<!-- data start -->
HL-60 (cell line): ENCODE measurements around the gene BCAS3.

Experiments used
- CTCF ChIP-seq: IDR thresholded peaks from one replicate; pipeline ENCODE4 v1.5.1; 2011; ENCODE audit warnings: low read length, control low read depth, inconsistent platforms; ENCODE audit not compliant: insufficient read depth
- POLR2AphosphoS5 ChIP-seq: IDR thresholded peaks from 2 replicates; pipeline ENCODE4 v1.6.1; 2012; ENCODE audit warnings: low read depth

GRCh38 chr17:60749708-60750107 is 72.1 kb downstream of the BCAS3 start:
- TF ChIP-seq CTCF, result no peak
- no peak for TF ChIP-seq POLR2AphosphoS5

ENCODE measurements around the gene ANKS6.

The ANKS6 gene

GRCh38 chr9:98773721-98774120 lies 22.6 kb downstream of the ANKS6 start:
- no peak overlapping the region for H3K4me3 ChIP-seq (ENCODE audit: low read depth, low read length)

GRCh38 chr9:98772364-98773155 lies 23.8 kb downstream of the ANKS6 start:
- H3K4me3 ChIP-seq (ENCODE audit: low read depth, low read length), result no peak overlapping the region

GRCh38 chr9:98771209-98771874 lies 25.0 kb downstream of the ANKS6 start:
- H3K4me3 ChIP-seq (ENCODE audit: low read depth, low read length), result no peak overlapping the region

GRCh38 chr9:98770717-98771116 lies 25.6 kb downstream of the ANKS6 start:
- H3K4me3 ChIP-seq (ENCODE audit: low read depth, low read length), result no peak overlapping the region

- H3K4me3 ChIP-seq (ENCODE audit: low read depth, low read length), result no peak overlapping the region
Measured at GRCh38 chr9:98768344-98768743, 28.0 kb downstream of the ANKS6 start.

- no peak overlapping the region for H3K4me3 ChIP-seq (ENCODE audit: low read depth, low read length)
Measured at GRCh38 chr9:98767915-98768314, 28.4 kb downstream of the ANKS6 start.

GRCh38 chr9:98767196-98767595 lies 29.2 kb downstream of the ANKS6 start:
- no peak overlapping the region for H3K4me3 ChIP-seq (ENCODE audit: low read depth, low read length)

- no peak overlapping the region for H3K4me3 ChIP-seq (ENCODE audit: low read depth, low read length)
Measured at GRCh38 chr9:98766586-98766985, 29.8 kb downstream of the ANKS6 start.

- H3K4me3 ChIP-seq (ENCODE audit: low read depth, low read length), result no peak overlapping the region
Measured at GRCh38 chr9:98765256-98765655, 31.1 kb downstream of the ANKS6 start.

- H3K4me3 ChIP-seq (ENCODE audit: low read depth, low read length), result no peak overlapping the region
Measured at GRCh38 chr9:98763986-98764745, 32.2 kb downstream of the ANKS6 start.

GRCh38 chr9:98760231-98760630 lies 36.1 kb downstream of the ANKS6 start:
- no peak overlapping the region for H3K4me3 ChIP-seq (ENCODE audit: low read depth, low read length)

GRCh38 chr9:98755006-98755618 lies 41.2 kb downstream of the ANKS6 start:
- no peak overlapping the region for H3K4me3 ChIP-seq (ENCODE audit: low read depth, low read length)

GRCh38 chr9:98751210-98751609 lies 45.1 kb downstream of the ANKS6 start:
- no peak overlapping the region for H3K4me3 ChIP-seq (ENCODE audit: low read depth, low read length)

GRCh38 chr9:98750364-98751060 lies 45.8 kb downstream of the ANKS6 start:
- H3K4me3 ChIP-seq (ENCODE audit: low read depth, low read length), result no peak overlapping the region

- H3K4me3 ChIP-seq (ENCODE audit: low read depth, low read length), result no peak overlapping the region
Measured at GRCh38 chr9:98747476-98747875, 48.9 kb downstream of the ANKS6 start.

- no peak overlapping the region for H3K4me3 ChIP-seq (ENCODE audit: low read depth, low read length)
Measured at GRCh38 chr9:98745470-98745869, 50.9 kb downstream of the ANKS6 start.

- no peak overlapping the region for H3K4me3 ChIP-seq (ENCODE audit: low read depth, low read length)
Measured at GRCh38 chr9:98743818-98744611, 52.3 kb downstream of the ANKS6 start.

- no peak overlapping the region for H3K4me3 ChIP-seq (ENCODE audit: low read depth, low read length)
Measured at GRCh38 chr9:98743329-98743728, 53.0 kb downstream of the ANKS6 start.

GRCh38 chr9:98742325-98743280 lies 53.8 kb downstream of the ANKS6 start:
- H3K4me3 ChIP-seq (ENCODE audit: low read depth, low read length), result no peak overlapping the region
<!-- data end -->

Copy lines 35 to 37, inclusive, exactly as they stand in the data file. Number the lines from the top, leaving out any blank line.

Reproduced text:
- no peak overlapping the region for H3K4me3 ChIP-seq (ENCODE audit: low read depth, low read length)

GRCh38 chr9:98750364-98751060 lies 45.8 kb downstream of the ANKS6 start:
- H3K4me3 ChIP-seq (ENCODE audit: low read depth, low read length), result no peak overlapping the region